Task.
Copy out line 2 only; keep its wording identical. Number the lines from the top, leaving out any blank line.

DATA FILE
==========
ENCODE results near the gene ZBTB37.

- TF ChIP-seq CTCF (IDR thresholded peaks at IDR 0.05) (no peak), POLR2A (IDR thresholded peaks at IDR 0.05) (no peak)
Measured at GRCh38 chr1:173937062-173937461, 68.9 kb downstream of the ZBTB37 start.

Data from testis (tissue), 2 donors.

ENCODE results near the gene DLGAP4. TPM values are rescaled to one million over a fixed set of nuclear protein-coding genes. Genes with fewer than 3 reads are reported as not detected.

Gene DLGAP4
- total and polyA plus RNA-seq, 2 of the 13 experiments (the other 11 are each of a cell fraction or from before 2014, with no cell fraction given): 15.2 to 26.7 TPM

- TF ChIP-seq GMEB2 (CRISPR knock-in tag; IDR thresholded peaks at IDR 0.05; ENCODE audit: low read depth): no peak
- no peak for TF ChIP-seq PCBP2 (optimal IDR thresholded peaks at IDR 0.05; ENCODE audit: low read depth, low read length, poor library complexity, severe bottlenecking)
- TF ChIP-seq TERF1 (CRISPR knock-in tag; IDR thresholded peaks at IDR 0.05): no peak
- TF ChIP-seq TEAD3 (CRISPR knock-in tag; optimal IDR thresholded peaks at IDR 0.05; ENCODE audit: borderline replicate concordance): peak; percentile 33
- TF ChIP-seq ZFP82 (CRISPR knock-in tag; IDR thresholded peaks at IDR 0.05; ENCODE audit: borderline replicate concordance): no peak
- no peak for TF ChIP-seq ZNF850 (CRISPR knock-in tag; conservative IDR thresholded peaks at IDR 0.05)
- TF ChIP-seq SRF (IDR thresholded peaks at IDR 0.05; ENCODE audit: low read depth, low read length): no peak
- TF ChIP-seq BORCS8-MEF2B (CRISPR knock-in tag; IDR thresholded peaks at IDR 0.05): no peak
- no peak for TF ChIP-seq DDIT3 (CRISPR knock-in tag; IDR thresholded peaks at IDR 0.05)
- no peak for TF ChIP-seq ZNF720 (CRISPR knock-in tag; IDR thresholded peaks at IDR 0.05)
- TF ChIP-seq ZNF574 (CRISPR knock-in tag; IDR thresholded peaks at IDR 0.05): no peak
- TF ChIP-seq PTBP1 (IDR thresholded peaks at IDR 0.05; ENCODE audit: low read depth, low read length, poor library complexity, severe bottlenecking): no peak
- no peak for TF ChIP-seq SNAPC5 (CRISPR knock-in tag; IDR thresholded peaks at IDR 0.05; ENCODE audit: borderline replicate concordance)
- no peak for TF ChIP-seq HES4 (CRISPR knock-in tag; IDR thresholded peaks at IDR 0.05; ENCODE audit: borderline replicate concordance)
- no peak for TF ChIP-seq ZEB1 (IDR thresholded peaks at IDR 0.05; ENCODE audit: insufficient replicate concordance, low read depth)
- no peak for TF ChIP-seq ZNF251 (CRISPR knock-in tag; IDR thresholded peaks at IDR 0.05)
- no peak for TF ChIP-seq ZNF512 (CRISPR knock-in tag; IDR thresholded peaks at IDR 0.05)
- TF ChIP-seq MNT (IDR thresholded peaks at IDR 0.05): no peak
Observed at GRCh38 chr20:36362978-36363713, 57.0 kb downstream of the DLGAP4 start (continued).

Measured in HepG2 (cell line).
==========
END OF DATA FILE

- TF ChIP-seq CTCF (IDR thresholded peaks at IDR 0.05) (no peak), POLR2A (IDR thresholded peaks at IDR 0.05) (no peak)